For all their rhetoric about “the East is rising and the West is declining,” Chinese leaders appear to understand that China will not surpass the United States anytime soon in GDP, let alone other more meaningful metrics of national strength. This creates a window of opportunity to stabilize the relationship within a reformed international order that fosters constructive coexistence.
So far, the most concrete statement of the U.S. economic approach to China has been “de-risking, not decoupling.” As Washington clarifies what this means in application, it must also take stock of the benefits of continued technological integration and commercial engagement with China. Where legitimate and beneficial to American and global interests, the United States must work to preserve and expand ties.
To rally as broad and inclusive a coalition as possible, the United States must identify objectives beyond maintaining as large a lead as possible over China and align them with appropriate means that deter rather than provoke. This means recognizing that some degree of economic interdependence remains an important source of restraint on Chinese bellicosity. It also requires maintaining regular and sustained high-level diplomacy to build new rules of engagement, including mechanisms to identify areas of possible compromise and agreements on areas of shared interest.
The liberal international order was always less liberal than its proponents suggested. Even at the height of the unipolar moment, the United States struggled to impose democratic values and systems on the world, with grave unintended consequences. In today’s more multipolar world, the United States must set more realistic goals and prioritize — first and foremost — getting its own liberal house in order.
JOSEPH S. NYE JR.
I am struck by the positive overlap in the essays. None expect what Turpin calls Cold War “as a historical noun,” and all agree as Kim says, that a prolonged and intense competition already exists. But as she goes on to say that “competition is a defining feature of human existence,” the important question is what type of competition and where it lies on a spectrum from rational to drifting into catastrophe. Or in Turpin’s words, we already face a “grim reality,” but how grim remains an open question. He refers to “all domains” in a multipolar world.
But how multipolar is the world? Elsewhere I have argued that this terminology oversimplifies a reality that is more like a three-dimensional chess game. On the top board of military competition, China’s investment in nuclear weapons is gradually making the world more multipolar, but in terms of a country’s ability to project and support military power on a global basis, the world remains largely unipolar. On the second board of economics, the world is multipolar with the United States, China, Europe, and Japan as great powers, and this has been true for more than a decade. On the third board of transnational relations which cross national borders outside of governmental control (such as climate change and pandemics), the traditional language of state polarity makes no sense. The three domains are different and represent different mixes of potential conflict and cooperation. A wise strategy should not blur these distinctions.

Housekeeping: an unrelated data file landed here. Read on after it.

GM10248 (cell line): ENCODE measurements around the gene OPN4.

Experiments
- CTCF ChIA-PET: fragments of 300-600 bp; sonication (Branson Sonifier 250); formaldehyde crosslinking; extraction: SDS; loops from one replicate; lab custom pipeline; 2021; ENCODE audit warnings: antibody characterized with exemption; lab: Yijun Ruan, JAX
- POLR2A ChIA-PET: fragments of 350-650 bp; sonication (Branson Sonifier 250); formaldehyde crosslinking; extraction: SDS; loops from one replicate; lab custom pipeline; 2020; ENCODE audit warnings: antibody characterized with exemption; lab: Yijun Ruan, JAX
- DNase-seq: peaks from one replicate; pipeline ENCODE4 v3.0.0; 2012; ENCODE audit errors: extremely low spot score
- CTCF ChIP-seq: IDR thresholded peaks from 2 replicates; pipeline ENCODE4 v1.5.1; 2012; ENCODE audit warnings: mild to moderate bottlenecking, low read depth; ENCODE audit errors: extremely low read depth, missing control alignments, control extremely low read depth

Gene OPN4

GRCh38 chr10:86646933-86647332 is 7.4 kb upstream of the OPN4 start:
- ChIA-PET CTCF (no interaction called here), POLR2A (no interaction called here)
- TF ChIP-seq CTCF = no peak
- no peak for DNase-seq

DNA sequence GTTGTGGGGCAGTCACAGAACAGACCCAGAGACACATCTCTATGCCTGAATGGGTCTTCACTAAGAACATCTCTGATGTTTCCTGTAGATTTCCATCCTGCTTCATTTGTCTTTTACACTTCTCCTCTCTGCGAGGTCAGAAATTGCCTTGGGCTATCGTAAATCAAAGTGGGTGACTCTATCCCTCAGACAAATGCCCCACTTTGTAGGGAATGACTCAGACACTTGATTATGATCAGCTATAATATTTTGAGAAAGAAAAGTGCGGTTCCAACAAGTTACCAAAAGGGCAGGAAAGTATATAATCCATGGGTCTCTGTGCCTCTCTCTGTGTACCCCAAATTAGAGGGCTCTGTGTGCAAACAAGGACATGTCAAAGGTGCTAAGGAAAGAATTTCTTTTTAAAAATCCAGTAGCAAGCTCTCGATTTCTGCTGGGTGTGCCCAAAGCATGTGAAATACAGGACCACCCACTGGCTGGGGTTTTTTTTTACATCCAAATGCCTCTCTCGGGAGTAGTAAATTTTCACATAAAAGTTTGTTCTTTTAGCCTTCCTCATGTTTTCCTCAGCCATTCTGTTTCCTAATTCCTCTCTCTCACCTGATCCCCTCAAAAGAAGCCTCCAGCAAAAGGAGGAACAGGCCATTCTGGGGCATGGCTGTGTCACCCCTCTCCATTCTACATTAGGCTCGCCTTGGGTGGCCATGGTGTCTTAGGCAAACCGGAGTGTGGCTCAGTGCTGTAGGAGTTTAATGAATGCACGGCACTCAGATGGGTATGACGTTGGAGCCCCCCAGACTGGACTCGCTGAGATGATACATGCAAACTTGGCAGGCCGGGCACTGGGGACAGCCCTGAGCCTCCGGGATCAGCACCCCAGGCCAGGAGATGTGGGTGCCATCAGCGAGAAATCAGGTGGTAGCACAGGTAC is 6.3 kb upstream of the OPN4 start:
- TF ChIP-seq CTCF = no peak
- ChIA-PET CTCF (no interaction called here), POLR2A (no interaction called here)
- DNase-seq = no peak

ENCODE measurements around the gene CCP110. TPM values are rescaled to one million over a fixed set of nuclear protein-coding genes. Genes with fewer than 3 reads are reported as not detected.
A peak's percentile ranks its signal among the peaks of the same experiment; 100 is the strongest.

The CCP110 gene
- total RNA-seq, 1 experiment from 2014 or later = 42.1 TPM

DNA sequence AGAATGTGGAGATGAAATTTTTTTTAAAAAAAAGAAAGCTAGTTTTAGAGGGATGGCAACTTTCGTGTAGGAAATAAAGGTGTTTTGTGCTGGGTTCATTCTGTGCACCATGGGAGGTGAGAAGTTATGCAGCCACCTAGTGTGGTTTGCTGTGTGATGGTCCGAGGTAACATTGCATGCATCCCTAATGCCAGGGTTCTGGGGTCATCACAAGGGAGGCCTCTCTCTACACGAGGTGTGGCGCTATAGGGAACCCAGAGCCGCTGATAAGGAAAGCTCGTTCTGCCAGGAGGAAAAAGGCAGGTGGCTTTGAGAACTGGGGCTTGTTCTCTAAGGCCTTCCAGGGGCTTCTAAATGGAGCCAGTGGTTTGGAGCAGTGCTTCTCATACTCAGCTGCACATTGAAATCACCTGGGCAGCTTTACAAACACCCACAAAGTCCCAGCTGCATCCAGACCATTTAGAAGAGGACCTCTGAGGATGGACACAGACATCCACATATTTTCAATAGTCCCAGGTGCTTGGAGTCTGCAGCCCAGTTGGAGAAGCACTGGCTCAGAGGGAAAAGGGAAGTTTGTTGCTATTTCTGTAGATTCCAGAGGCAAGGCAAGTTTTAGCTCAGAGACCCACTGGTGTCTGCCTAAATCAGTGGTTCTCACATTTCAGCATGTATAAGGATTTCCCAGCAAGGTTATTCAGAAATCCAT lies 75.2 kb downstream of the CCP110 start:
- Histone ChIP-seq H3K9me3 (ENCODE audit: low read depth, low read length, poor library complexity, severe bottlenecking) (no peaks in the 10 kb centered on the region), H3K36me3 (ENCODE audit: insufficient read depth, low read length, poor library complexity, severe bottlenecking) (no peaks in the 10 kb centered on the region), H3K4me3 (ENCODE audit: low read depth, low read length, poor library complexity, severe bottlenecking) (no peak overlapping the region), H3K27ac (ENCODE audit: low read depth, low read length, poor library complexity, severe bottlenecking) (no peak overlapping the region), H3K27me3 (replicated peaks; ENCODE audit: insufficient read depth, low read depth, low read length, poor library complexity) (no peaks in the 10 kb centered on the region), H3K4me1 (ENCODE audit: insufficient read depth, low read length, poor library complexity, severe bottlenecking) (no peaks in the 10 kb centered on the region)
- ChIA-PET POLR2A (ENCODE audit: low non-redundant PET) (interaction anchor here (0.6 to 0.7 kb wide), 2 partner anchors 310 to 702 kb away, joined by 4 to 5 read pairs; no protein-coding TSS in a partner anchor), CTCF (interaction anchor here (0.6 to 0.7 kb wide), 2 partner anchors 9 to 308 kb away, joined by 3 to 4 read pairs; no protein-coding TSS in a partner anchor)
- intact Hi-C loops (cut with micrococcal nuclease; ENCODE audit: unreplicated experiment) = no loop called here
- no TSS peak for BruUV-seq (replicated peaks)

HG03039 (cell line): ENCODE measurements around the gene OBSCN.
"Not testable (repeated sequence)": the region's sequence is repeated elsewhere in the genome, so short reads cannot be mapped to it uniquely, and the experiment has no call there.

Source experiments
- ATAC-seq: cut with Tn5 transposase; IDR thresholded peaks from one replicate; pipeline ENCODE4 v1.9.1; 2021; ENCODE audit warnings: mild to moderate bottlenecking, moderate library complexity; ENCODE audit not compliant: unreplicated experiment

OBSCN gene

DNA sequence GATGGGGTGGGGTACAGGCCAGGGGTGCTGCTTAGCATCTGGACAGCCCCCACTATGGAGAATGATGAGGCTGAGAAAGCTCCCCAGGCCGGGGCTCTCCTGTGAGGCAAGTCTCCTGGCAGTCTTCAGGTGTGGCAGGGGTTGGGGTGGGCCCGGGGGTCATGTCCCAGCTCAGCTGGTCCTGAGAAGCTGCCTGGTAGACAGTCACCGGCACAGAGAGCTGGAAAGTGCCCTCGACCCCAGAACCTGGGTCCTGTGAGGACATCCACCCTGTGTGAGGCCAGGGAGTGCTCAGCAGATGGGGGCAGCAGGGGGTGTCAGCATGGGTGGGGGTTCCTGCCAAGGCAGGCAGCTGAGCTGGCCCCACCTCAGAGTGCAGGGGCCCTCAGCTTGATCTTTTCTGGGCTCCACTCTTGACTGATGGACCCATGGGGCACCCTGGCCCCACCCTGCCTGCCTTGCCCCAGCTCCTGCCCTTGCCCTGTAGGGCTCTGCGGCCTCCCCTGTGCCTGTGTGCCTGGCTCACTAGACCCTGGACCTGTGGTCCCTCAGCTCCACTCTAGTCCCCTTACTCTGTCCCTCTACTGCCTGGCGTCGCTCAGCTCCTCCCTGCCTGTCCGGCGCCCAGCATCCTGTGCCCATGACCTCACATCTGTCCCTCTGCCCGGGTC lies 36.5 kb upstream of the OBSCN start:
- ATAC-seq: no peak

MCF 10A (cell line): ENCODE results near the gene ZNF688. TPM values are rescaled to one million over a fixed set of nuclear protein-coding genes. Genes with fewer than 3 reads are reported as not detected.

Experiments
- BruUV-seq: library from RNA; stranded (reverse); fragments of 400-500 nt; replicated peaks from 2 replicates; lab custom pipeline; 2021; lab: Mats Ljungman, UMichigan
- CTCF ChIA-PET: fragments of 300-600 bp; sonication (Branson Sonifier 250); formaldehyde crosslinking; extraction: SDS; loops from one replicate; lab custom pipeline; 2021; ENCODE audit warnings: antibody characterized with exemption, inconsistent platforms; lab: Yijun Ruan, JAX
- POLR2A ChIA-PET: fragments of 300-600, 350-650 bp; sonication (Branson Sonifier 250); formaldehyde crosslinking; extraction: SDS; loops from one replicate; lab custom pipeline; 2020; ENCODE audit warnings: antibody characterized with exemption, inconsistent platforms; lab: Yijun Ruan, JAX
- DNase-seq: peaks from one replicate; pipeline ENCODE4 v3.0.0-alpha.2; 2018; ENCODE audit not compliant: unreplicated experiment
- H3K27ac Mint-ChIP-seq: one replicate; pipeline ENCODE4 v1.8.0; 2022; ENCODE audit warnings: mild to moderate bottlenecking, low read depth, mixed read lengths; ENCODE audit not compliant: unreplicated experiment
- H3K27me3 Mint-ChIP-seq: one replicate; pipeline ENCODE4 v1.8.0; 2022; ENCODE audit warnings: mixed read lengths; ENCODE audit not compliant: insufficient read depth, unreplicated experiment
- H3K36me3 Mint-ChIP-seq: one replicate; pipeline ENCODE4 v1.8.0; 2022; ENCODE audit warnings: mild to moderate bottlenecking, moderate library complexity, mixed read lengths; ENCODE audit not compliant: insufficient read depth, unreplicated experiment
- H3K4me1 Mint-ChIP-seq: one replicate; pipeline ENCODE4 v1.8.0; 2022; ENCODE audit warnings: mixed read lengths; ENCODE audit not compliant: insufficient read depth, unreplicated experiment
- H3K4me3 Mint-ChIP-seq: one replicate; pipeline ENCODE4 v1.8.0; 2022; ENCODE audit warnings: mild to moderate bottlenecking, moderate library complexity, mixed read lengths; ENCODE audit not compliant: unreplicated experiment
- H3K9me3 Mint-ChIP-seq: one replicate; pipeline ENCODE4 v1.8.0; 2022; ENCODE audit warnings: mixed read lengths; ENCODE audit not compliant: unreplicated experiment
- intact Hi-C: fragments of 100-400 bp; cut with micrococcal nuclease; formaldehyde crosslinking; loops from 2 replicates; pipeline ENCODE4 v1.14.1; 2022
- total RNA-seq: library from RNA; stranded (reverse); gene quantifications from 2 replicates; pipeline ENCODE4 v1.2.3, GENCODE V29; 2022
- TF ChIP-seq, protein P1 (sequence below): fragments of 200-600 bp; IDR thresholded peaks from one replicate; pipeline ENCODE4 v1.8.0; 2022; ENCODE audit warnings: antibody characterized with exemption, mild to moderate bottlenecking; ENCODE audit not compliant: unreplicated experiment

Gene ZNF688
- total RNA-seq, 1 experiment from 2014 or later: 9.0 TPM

As Kim points out, in the overall political competition, this degree of pluralism makes a difference. Both the Soviet ruling elites and the Chinese Communist Party have seen American liberalism as a threat to their existence, but the Soviets tried to export their ideology and challenge the American global military presence. China under Xi (as contrasted with Mao) does not. In the bipolar competition of the real Cold War, the Soviet challenge turned many peripheral conflicts into proxy wars between the two superpowers. Under multipolarity and plural centers of power, there is less pressure to turn marginal interests into zero-sum conflicts than under bipolarity. Thus, one could expect this prolonged intense competition to be manageable.
But as I used to tell analysts when I chaired the National Intelligence Council, every estimate should be accompanied by a little box that explains one’s assumptions and illustrates what could make the analysis all wrong. I can think of at least three things that might do so for my estimate above. One is an unintended crisis over Taiwan that gets out of hand. For example, if China tries a blockade, and an American ship is sunk or plane shot down, invocation of sanctions and the Trading with the Enemy Act could quickly turn the managed competition into something resembling the historical Cold War.
A second scenario might be a shift In Chinese domestic politics arising out of nationalism replacing economics as the basis for legitimizing party rule as the economy continues to slow down. Under such circumstances, the CCP might become more assertive in exporting its ideology and challenging the U.S. global military position. And a third scenario might arise out of changes in American domestic politics. Weiss and Jo describe current efforts to “de-risk” rather than “decouple” economic interdependence. As National Security Advisor Jake Sullivan has put it, our strategy has been to build a high fence around a small yard. But if there is an economic recession and/or the isolationist wing of the Republican Party makes common cause with protectionist Democrats, rising protectionism and bipartisan demonization of China may make the small yard expand greatly. In those circumstances, the competition is more likely to drift away from Kim’s rational end of the spectrum. There is no one future for us to discern, but thinking about alternative scenarios can improve our ability to design a robust strategy along the lines I suggest above.